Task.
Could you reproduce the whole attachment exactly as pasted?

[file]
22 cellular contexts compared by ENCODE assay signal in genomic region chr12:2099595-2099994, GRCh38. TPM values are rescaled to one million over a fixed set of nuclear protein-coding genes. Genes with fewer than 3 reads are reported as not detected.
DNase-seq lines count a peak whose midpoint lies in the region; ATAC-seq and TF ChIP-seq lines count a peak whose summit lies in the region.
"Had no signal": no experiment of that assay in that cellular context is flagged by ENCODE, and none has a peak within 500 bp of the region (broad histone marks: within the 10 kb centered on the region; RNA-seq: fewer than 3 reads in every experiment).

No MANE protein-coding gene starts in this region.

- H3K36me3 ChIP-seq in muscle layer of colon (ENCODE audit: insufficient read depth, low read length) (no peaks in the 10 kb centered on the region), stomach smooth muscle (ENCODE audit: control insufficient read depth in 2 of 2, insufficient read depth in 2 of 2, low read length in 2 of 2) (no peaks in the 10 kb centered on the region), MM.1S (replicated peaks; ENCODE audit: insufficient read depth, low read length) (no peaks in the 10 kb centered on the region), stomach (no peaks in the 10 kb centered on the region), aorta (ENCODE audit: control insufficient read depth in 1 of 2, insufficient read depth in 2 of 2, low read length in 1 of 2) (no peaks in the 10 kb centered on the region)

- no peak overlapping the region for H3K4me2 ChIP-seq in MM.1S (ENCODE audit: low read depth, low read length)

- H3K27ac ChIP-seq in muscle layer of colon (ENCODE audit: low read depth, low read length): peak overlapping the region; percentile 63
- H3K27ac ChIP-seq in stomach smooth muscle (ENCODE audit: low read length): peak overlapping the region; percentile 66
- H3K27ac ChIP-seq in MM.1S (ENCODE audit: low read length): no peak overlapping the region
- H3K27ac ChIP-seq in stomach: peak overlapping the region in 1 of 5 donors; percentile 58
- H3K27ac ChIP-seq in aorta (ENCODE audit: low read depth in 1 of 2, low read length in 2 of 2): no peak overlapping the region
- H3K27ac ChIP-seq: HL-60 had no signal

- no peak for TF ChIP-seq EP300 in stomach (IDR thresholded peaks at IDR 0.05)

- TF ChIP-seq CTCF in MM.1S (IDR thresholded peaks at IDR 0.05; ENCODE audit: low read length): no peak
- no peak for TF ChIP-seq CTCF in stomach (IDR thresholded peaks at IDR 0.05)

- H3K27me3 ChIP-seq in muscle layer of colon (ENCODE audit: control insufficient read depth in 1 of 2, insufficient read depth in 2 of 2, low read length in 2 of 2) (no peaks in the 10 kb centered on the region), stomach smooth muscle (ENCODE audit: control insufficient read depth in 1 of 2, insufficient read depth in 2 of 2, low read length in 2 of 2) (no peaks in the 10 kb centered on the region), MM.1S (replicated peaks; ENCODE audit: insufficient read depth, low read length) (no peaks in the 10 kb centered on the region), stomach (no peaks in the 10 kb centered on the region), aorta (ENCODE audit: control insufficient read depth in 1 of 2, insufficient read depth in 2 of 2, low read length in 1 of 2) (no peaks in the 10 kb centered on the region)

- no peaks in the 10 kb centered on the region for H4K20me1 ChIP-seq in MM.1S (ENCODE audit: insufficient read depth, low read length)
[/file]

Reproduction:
22 cellular contexts compared by ENCODE assay signal in genomic region chr12:2099595-2099994, GRCh38. TPM values are rescaled to one million over a fixed set of nuclear protein-coding genes. Genes with fewer than 3 reads are reported as not detected.
DNase-seq lines count a peak whose midpoint lies in the region; ATAC-seq and TF ChIP-seq lines count a peak whose summit lies in the region.
"Had no signal": no experiment of that assay in that cellular context is flagged by ENCODE, and none has a peak within 500 bp of the region (broad histone marks: within the 10 kb centered on the region; RNA-seq: fewer than 3 reads in every experiment).

No MANE protein-coding gene starts in this region.

- H3K36me3 ChIP-seq in muscle layer of colon (ENCODE audit: insufficient read depth, low read length) (no peaks in the 10 kb centered on the region), stomach smooth muscle (ENCODE audit: control insufficient read depth in 2 of 2, insufficient read depth in 2 of 2, low read length in 2 of 2) (no peaks in the 10 kb centered on the region), MM.1S (replicated peaks; ENCODE audit: insufficient read depth, low read length) (no peaks in the 10 kb centered on the region), stomach (no peaks in the 10 kb centered on the region), aorta (ENCODE audit: control insufficient read depth in 1 of 2, insufficient read depth in 2 of 2, low read length in 1 of 2) (no peaks in the 10 kb centered on the region)

- no peak overlapping the region for H3K4me2 ChIP-seq in MM.1S (ENCODE audit: low read depth, low read length)

- H3K27ac ChIP-seq in muscle layer of colon (ENCODE audit: low read depth, low read length): peak overlapping the region; percentile 63
- H3K27ac ChIP-seq in stomach smooth muscle (ENCODE audit: low read length): peak overlapping the region; percentile 66
- H3K27ac ChIP-seq in MM.1S (ENCODE audit: low read length): no peak overlapping the region
- H3K27ac ChIP-seq in stomach: peak overlapping the region in 1 of 5 donors; percentile 58
- H3K27ac ChIP-seq in aorta (ENCODE audit: low read depth in 1 of 2, low read length in 2 of 2): no peak overlapping the region
- H3K27ac ChIP-seq: HL-60 had no signal

- no peak for TF ChIP-seq EP300 in stomach (IDR thresholded peaks at IDR 0.05)

- TF ChIP-seq CTCF in MM.1S (IDR thresholded peaks at IDR 0.05; ENCODE audit: low read length): no peak
- no peak for TF ChIP-seq CTCF in stomach (IDR thresholded peaks at IDR 0.05)

- H3K27me3 ChIP-seq in muscle layer of colon (ENCODE audit: control insufficient read depth in 1 of 2, insufficient read depth in 2 of 2, low read length in 2 of 2) (no peaks in the 10 kb centered on the region), stomach smooth muscle (ENCODE audit: control insufficient read depth in 1 of 2, insufficient read depth in 2 of 2, low read length in 2 of 2) (no peaks in the 10 kb centered on the region), MM.1S (replicated peaks; ENCODE audit: insufficient read depth, low read length) (no peaks in the 10 kb centered on the region), stomach (no peaks in the 10 kb centered on the region), aorta (ENCODE audit: control insufficient read depth in 1 of 2, insufficient read depth in 2 of 2, low read length in 1 of 2) (no peaks in the 10 kb centered on the region)

- no peaks in the 10 kb centered on the region for H4K20me1 ChIP-seq in MM.1S (ENCODE audit: insufficient read depth, low read length)